I've always fondly called legendary rock 'n roll queer SoMa suds spot Hole in the Wall the "TGI Fridays of leather biker bars" because of its insane decor.
Yet this tiny bar with the enormous AIDS remembrance candle was always my favorite spot in the city -- not least because I've been one of the lucky few 86'd from it (don't ask. I mean really don't ask.) But especially after a fire in its host building last year, it needed a change of venue, and the awesome-cute grizzly biker owners John and Joe bought a spot around the corner to relocate.
And of course the NIMBYs ("Not in my backyard" folks) are trying to block its move by complaining their little suburban-wannabe asses off about it. A gay bar? In SoMa? GASP!
What I have to say about that you can find in my comments posted on our article about what's happening. Suffice it to say, John and Joe have been incredibly beneficial friends to the gay community through their fundraising efforts at the Eagle and Hole, and are more a part of what makes SoMa SoMa than any complainy nitwit.
But the NIMBYs just might win -- the future of the Hole looks grave. Here's how you can help, from a letter sent out by John and Joe:
Dear Friends of SOMA Gay Culture,
Hole In The Wall Saloon has become famous since it opened some thirteen years ago. At the depth of the AIDS epidemic, when gay South of Market seemed to be dying, "The Hole" became a joyous retreat for our community with an accent on art, fun, and music. A thinking man's bar.
Anyway, the building where it lives now is rapidly falling apart. For years we've been looking for a more secure location, and in October of 2006 we bought a suitable property on Folsom Street.
Shortly thereafter, a man named Jim Meko handed us a letter. Allegedly, he had already delivered a copy to the seller's realtor before we bought the property. We'd never seen this letter. It stated that he and the neighborhood did not want another bar in the South of Market area (despite the fact that we had already been here for twelve and a half years). So we held a neighborhood meeting and presented our plans. We assured everyone that we would address all concerns with haste and sincerity. Still, Mr. Jim Meko countered that if he stood at the intersection of 8th and Folsom streets, he could hear loud music from inside Hole In The Wall on any given night. He stated that The Eagle Tavern, our second establishment (which has been a gay bar for more than twenty-five years now) was a terrible nuisance and that he was constantly annoyed by the commotion from its Sunday community benefits. He finally stood up and exclaimed the following to our new neighbors:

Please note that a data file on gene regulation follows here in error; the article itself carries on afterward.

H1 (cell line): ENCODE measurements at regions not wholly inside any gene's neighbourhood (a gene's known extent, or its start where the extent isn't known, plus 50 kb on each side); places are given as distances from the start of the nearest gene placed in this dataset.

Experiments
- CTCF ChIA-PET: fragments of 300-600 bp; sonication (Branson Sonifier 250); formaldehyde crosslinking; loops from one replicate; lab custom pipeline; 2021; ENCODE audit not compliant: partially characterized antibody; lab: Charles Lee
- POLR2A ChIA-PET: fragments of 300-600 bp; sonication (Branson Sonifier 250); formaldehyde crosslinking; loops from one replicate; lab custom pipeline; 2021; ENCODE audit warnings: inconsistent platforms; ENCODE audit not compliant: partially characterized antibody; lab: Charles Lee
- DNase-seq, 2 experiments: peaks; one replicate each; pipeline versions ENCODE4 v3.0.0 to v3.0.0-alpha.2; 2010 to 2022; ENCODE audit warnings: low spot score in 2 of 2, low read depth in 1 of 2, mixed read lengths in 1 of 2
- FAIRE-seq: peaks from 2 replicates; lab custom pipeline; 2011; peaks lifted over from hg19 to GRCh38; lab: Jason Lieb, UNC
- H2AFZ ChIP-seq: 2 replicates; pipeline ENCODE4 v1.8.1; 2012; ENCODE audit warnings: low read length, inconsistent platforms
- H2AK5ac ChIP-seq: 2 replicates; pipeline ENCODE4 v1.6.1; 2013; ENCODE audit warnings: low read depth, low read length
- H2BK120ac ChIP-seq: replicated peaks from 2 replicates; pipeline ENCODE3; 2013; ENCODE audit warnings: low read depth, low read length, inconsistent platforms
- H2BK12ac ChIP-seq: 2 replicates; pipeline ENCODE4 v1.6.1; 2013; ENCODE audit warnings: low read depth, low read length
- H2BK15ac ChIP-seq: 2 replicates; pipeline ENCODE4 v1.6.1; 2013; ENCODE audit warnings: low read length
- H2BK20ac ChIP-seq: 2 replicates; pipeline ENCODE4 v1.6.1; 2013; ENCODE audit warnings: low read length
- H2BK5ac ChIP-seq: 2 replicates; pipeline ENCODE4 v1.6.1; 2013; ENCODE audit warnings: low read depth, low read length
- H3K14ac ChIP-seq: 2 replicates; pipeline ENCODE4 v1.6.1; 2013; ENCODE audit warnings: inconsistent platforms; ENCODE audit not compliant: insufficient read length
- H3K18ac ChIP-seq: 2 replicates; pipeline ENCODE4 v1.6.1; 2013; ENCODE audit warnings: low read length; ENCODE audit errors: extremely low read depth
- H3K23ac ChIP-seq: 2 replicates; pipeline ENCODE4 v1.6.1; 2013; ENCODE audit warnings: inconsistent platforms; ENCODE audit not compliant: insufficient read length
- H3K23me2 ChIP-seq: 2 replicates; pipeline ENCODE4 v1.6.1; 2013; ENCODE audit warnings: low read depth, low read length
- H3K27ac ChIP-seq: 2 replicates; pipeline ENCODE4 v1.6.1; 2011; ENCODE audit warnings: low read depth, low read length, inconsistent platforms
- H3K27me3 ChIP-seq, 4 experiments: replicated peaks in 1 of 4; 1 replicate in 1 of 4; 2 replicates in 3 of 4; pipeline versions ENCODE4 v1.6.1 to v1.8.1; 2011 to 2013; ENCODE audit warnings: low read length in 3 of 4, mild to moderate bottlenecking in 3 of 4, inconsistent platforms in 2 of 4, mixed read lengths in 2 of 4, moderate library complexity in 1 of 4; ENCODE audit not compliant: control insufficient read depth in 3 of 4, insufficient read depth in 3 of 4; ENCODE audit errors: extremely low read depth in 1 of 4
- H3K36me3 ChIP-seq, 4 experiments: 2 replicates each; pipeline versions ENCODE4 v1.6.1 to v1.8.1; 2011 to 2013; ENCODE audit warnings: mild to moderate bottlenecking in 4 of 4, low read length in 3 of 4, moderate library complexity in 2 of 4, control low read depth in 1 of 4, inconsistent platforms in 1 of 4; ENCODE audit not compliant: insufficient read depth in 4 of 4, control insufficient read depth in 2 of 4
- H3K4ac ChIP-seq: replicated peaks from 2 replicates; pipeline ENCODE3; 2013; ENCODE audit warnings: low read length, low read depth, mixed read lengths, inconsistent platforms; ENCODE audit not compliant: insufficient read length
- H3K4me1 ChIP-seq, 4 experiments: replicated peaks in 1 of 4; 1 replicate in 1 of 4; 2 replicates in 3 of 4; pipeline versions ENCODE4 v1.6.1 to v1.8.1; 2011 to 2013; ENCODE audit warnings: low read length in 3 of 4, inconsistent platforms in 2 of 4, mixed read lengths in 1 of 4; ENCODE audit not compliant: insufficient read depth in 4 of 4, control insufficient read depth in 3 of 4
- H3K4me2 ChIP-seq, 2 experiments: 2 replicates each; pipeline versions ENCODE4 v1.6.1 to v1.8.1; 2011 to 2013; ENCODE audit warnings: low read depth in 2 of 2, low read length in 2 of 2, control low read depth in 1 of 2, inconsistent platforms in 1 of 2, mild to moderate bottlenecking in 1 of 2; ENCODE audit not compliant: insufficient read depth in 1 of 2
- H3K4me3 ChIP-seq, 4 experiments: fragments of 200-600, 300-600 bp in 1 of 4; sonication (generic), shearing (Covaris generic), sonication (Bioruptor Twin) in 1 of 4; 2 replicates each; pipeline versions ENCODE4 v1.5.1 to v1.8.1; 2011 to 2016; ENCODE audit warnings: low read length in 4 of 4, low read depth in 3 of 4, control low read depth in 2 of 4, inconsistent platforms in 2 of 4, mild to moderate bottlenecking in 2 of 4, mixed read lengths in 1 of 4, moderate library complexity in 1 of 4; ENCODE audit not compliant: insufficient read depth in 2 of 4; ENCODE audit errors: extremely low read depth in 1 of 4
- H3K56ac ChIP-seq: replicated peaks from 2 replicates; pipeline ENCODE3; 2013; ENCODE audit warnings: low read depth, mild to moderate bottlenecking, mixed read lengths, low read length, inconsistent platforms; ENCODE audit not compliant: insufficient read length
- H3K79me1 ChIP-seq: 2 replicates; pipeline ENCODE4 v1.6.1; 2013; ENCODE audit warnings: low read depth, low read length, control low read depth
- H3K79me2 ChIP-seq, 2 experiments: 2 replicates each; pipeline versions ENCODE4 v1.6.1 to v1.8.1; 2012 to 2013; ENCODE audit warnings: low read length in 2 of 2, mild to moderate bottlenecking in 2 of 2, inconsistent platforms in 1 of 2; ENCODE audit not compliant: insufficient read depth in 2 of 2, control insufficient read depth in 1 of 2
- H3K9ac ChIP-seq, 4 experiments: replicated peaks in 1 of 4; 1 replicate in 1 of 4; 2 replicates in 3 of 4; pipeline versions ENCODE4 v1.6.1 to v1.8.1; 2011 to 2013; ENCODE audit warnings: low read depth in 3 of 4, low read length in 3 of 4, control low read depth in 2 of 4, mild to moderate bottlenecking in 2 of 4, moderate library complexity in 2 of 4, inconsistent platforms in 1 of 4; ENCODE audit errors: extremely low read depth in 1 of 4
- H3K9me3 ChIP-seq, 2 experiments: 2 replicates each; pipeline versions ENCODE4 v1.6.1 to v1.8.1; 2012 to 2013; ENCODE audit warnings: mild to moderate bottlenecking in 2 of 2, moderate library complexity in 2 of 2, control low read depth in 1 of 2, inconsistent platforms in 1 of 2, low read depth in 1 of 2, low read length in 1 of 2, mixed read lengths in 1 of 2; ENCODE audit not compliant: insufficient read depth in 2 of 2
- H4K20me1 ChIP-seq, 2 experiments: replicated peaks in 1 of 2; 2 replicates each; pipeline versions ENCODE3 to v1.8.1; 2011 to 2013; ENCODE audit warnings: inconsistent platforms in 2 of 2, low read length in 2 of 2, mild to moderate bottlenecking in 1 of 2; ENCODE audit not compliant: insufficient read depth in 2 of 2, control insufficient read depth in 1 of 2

"Don't trust these guys! They're bad bar owners!"
This last accusation cut the deepest. We've tried hard over the years to be a positive force in our small corner of the world. We clean and police the streets in front of our establishments. We donate time, money, and energy to charities and clubs that we see making a difference. Most importantly, we respect our employees as human beings with rights. Since the beginning, we've provided them with health insurance, paid vacations, and a yearly retreat at The Russian River. Despite Mr. Jim Meko's characterization of it as a nuisance, The Eagle Tavern raises tens of thousands of dollars for charities and civic organizations each year. Finally, we can't count how many gay men have sworn they met their life partner at the Hole In The Wall Saloon and consider it a sacred place. We're proud of these things and believe ourselves to be far from "bad bar owners".
We were soon informed that a hearing was being insisted upon by a second neighbor at the urging of Mr. Jim Meko and that others had now been persuaded to oppose the bar's relocation project. We personally called this second neighbor. He had never been to Hole In The Wall. He had been to The Eagle Tavern once.
At this point, the future of the Hole In The Wall looks grim. The floor and foundation are in bad shape. The bar's days are numbered. We can't afford to purchase another building; and in any case something similar to all of this would be the certain outcome. South of Market, in the hands of the small-minded, has slowly turned petty and intolerant. Not only is Hole In The Wall certain to close if we can't re-locate, but the future of The Eagle is in doubt as well. Mr. Jim Meko's main complaints were directed against it, and he sits on the city's Entertainment Commission.
What we're asking for is your spiritual and verbal support. We need testimony from people who know the Hole In The Wall and The Eagle Tavern and consider them important. A short letter sent directly to
President Dwight Alexander
San Francisco Planning Department
1660 Mission St. 5th Floor
San Francisco, CA 94103
would be wonderful. Your presence and willingness to speak for a minute or two at our hearing on Thursday, May 10th beginning at 1:30 would be of immense help. It will be at City Hall, Room 400. In any event, the destiny of both the Hole In The Wall and The Eagle Tavern are up to their fans now... As is the future and spirit of all of South of Market.
John Gardiner & Joseph Banks
Hole In The Wall Saloon & The Eagle Tavern